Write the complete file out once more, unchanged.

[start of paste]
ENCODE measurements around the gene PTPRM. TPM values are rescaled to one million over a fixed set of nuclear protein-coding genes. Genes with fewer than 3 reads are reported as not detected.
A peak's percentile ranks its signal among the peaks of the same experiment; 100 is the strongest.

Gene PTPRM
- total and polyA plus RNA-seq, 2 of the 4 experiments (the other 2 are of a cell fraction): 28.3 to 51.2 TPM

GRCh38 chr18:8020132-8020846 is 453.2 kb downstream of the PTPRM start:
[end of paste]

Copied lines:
ENCODE measurements around the gene PTPRM. TPM values are rescaled to one million over a fixed set of nuclear protein-coding genes. Genes with fewer than 3 reads are reported as not detected.
A peak's percentile ranks its signal among the peaks of the same experiment; 100 is the strongest.

Gene PTPRM
- total and polyA plus RNA-seq, 2 of the 4 experiments (the other 2 are of a cell fraction): 28.3 to 51.2 TPM

GRCh38 chr18:8020132-8020846 is 453.2 kb downstream of the PTPRM start: